Dogs IV


“She’s eating them.”

I was roaming the shore of Blood Lake, a new Winchester repeater in my hands and my Colts on my hips. A cool wind came in across the water, and there was no sign of the merfolk who’d been creeping up and raiding my sheep.

The old dog, black with her teats low from long years of feeding pups, sat by a piece of deadfall and looked at me with sad, tired eyes.

“She’s eating them,” the dog repeated.

I cradled the Winchester in my arms and asked, “Who?”

“My mistress,” the dog informed me. “Madame Arkwright.”

I frowned. “I’ve not seen her in some time. I’d thought she’d moved on to her sister’s in Providence.”

The dog shook her head. “No. She’s still at home, and most think she’s sick abed. But it’s not true. She’s been having orphans delivered to the house. About one a month from the different associations in New England.”

My back stiffened, and I clenched my teeth.

The dog nodded, sensing my anger.

“She’s been donating to the orphanages for years, planning out her menu,” the dog continued. “She finished the latest, a girl from Hartford, last evening. She’s sent a letter in the post up to Bangor, requesting a child from one of the Native Schools.”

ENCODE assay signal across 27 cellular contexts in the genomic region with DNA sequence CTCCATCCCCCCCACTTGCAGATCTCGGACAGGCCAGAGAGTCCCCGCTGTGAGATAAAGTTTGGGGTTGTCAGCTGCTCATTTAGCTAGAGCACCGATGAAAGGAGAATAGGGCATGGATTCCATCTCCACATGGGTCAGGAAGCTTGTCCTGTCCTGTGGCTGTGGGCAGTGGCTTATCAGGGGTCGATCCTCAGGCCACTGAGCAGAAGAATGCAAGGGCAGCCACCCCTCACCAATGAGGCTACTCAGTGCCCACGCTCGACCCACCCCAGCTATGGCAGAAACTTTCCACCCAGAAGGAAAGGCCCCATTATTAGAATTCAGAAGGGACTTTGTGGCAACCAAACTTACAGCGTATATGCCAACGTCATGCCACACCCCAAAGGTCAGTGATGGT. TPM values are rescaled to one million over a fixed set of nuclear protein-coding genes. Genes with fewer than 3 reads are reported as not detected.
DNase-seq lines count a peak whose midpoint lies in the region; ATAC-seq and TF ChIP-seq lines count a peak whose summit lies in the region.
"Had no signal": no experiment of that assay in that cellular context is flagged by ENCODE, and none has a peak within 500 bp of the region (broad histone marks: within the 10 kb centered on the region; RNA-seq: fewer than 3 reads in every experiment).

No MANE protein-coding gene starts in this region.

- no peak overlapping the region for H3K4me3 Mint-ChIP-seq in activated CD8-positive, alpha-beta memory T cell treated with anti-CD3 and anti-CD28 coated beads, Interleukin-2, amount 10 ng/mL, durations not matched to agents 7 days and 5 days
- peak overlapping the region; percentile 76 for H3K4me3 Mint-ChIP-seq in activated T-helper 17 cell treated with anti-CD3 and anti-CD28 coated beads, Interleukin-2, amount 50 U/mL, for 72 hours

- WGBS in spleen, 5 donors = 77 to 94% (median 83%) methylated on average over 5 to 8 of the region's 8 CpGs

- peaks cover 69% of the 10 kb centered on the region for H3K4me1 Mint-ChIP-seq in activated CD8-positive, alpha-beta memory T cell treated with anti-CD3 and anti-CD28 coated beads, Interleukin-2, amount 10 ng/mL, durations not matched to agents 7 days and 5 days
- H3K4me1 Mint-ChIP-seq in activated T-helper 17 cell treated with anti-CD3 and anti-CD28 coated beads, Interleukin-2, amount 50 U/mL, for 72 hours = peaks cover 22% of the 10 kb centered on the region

“She’s home alone?” I asked.

“She is.”

“What’s your name?”

“Regina,” the dog replied.

“Go on to my barn, Regina,” I said. “There’s food and water. A pair of older dogs as well, brothers around your age, I believe. I’ll be back soon enough.”

“You’ll stop her, Mr. Blood?”


Regina and I went our separate ways. Soon, I stood at Arkwright’s porch and rang her bell. It took her a few minutes to reach me. When she opened the door, I could smell blood and filth. In her eyes was the madness that comes from eating too much human flesh, and I forced my way in.

I’d thought of feeding Arkwright her own tongue, perhaps her fingers, too.

But there was no need.

She was insane, and she needed putting down, not torture.

Arkwright clawed at my rifle, and as she took hold, I drew one of the Colts, shoved the barrel up under her chin and pulled the trigger.

I put the Colt away and smiled.

Seems I had a new dog, and Arkwright would eat no more orphans.

#dogs #horrorstories

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Nicholas Efstathiou

Husband, father, and writer.

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